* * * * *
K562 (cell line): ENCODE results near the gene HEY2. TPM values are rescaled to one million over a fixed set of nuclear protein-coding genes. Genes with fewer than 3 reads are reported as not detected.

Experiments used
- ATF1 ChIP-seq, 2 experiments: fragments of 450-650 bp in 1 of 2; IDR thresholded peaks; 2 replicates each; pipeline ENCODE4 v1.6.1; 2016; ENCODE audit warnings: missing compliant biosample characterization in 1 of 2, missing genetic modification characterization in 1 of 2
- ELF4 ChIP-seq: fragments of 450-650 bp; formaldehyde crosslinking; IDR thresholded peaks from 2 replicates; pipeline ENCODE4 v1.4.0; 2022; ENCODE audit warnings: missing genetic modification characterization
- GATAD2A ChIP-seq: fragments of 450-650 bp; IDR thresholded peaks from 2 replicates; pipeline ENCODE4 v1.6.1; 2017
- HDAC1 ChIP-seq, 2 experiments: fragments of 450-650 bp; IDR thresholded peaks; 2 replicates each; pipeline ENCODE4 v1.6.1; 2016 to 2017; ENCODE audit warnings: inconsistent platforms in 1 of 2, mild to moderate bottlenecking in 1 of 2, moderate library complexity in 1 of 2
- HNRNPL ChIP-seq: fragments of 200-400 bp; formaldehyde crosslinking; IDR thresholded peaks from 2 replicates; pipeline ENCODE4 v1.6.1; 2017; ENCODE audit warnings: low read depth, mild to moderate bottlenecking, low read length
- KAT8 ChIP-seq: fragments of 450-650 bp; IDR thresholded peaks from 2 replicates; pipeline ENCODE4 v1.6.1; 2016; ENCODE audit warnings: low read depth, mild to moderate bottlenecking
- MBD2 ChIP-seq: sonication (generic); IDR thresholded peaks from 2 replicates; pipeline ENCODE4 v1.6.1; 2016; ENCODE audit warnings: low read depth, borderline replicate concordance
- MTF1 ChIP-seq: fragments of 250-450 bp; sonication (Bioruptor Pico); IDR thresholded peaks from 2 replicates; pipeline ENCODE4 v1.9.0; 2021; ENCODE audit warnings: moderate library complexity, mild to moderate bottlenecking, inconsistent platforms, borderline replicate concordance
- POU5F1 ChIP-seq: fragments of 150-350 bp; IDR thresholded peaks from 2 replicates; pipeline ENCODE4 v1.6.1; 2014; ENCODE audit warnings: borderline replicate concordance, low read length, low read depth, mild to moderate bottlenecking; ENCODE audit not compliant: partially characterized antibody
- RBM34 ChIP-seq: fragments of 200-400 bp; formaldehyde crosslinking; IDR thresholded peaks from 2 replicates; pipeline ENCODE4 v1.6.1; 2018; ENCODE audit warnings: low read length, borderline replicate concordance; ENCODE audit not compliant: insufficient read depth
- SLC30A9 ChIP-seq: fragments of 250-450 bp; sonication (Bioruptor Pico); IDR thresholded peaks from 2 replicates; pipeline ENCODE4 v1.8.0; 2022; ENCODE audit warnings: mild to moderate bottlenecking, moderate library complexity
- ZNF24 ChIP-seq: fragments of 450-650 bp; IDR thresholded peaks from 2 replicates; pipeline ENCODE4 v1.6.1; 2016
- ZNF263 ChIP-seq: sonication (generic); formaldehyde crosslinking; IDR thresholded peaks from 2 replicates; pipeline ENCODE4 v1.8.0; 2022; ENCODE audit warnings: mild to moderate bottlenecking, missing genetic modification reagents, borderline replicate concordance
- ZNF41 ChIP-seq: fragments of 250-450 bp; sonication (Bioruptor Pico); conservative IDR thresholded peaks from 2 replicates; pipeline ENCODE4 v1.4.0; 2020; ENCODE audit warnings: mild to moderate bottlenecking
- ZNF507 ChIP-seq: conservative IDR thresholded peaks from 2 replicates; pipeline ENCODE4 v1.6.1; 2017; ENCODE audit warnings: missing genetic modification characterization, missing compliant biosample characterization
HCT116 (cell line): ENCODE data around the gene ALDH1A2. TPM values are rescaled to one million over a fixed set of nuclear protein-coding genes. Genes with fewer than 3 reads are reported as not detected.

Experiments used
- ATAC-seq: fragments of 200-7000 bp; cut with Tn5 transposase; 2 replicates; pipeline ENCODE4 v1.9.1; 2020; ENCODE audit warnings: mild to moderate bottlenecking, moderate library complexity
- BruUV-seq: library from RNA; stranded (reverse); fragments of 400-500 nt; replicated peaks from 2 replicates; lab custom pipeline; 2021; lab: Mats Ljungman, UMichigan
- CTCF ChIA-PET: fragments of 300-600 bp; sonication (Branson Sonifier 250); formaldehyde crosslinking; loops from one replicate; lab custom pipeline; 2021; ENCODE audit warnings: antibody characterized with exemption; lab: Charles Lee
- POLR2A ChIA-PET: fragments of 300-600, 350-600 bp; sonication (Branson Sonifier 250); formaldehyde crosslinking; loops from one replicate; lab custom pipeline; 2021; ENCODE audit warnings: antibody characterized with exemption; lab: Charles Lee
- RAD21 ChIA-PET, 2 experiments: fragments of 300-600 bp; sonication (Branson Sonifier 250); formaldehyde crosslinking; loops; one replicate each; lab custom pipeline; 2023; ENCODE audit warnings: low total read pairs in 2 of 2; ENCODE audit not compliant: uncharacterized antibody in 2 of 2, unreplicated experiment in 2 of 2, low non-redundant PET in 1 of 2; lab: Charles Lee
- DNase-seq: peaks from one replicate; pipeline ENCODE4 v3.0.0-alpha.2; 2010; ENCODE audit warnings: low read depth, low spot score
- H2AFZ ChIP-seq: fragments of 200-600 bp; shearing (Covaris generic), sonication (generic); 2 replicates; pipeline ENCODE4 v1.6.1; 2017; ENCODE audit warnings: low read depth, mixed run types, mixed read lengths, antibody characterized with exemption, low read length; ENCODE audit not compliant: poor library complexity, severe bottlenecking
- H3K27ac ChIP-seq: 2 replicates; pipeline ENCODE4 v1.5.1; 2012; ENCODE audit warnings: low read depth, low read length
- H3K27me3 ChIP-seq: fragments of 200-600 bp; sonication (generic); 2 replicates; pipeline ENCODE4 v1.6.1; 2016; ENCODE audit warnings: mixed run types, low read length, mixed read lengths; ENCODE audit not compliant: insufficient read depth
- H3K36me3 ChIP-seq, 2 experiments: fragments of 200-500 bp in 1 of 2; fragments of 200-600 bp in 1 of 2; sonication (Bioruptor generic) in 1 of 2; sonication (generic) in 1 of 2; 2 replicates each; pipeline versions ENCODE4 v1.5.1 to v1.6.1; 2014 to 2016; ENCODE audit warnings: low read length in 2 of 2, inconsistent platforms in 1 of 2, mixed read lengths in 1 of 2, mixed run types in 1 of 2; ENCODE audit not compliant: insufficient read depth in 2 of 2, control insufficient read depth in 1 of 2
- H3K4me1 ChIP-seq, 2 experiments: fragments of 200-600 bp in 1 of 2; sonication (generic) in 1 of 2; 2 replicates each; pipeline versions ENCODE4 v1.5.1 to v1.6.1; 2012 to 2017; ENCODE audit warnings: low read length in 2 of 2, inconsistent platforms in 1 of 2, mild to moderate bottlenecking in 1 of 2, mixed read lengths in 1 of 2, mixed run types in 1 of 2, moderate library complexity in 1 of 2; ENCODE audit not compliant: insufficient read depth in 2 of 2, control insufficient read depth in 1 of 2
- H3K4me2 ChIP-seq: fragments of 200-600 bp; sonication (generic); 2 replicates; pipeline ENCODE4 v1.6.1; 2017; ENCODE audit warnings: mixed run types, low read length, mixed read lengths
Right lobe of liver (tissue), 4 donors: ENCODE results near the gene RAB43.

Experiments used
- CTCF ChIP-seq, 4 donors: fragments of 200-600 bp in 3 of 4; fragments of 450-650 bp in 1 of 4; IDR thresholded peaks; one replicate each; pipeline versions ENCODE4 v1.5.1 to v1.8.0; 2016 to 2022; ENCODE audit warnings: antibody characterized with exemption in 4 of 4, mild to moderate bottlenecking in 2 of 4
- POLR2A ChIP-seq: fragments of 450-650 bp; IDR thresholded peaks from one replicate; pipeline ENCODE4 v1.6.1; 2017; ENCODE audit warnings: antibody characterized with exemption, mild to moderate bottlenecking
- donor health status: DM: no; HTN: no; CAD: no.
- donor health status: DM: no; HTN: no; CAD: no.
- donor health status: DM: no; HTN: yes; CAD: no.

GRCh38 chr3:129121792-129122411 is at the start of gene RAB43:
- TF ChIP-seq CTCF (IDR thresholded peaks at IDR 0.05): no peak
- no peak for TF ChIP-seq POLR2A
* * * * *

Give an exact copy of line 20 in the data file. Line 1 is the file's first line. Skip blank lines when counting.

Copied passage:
- ATAC-seq: fragments of 200-7000 bp; cut with Tn5 transposase; 2 replicates; pipeline ENCODE4 v1.9.1; 2020; ENCODE audit warnings: mild to moderate bottlenecking, moderate library complexity